How A Man I Have Never Met Saved My Life

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Who Will Cry for the Little Boy?

Who will cry for the little boy?

Lost and all alone.

Who will cry for the little boy?

Abandoned without his own?

Who will cry for the little boy?

He cried himself to sleep.

Who will cry for the little boy?

He never had for keeps.

Who will cry for the little boy?

He walked the burning sand.

Who will cry for the little boy?

The boy inside the man.

Who will cry for the little boy?

Who knows well hurt and pain.

Who will cry for the little boy?

He died again and again.

Who will cry for the little boy?

A good boy he tried to be.

Who will cry for the little boy?

Who cries inside of me?

– Antwone Fisher

In a time when I was bouncing from foster home to foster home, a time when I did not understand the emotions I was feeling or how to express them, a time when I was lost and faced with making the right or wrong decisions that would decide what path I would go down for the rest of my life, I was introduced to this poem.

After my eighth grade year, I had just been kicked out of my fourth foster home in three years. During these first couple years in foster care I hated going to counseling, as I previously stated I did not understand the emotions I was feeling and did not know how to express them to a complete stranger who kept prodding me as to the why for my actions and feelings.

I did not know why I kept stealing food out of the kitchen late at night – it wasn’t that I was hungry. I did not know why in school it was hard for me to make friends or why some days I was a model student and other days I would have an outburst or completely zone out in class.  I was eager for attention and acceptance but I did not want to open up to anybody to actually be accepted.

Then while in the car riding from Charleston to Columbia on my way to my first group home, my case worker handed me a DVD copy of the movie Antwone Fisher. He told me give this movie a watch because Antwone had gone through the foster care system just as I had and did not respond well to counseling at first either.

Let me take a step back for those of you who don’t know who Antwone Fisher is and give you a quick synopsis:

Antwone was born in the Ohio Women’s Correction Facility to his mother who was in jail. His father was killed prior to him being born and Antwone was placed in foster care until his mother got out of jail. When she got out, his mother did not claim him so Antwone was in the foster care system his entire childhood. After bouncing around foster homes, he ended up in a home where he was physically and sexually abused. After foster care he joined the Navy and following a couple of behavioral outbursts he was referred to counseling. Antwone did not do well with counseling at first because he did not see the point in going but after finally opening up he was able to fight through some of his demons, confront his past, find the love of his life, and was able to find peace. Antwone is now an award winning author and poet, as well as a Hollywood movie director.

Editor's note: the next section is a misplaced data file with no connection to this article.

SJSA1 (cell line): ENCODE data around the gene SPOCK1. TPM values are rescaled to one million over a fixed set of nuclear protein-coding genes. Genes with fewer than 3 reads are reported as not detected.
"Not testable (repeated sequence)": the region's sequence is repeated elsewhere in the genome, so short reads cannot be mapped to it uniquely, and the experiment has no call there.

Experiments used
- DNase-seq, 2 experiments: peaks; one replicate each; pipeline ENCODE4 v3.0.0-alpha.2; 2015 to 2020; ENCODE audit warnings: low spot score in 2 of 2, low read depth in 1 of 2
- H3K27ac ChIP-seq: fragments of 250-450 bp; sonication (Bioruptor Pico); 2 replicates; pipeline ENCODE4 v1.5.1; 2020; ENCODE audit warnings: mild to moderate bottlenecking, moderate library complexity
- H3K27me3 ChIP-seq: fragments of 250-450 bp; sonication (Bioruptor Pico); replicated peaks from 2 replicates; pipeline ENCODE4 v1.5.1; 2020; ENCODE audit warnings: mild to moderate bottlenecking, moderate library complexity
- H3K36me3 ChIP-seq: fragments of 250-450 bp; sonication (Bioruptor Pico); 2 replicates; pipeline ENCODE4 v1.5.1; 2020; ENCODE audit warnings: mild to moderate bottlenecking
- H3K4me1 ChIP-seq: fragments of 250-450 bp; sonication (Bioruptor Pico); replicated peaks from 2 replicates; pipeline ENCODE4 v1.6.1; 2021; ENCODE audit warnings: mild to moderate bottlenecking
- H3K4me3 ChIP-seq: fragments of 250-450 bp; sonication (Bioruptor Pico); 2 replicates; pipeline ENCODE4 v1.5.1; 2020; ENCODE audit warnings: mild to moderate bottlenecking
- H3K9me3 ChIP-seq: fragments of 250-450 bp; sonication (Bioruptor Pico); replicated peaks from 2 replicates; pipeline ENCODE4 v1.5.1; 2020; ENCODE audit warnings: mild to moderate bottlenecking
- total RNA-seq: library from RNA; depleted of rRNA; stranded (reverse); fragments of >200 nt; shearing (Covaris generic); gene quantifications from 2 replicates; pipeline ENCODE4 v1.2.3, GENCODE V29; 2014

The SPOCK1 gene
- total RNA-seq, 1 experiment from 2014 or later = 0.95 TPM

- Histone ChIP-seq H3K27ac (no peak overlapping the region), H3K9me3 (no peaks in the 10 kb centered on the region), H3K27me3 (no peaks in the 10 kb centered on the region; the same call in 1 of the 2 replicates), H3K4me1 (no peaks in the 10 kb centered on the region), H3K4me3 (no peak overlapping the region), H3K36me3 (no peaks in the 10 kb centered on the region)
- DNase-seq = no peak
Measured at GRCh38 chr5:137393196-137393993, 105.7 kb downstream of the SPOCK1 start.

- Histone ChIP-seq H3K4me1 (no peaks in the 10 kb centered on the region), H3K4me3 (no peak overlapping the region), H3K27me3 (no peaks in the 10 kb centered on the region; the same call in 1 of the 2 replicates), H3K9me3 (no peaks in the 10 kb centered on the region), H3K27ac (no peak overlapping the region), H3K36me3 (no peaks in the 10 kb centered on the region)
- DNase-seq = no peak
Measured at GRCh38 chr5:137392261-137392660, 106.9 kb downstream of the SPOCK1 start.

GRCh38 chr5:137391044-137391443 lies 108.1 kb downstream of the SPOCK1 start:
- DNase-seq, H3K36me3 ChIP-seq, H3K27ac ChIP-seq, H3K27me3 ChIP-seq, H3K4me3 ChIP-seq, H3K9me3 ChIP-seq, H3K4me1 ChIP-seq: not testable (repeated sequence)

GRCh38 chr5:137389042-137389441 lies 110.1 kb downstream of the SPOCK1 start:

During the movie, Antwone recites the poem above to his therapist. At 16 years old with a range of emotions and confusion, this poem struck me like a bolt of lightning. Someone else had been through many of the same trials and tribulations I had and through counseling had come out on top.

After watching the movie I read his books Finding Fish and Who Will Cry for the Little Boy. I was obsessed with Antwone, and still am to this day. I have his poem posted in my office right in front of my desk so I see it on a daily basis and I have his books on my bookshelf. I still get butterflies in my stomach when I watch the movie Antwone Fisher, read this poems, or reread his books. If you have never watched this movie or read his books, I highly recommend you do so – Antwone is such an inspiration.

I read an article the other day entitled Bad Things Don’t Happen to Good People, Bad Things Create Good People and I think Antwone is a perfect example of this.

Antwone now lives in Los Angeles and has a beautiful family. While I have never had the honor of meeting him nor does he have any clue who I am, Antwone’s story saved my life and for that I will always be grateful.

—–

 Antwone Fisher (2002)

Watch the Movie Trailer Here:

Daniel
Daniel
Daniel was in the foster care system in South Carolina from ages 11 to 19 years old, where he lived in nine foster homes and two group homes. After aging out of foster care, Daniel received his bachelors and masters degrees and now works at a nearby university. Prior to this, Daniel worked for social services helping children in foster care. Daniel is now passionate about sharing his experiences with others, to inspire more families to foster children. Follow his posts to learn what it is like being a child in foster care!

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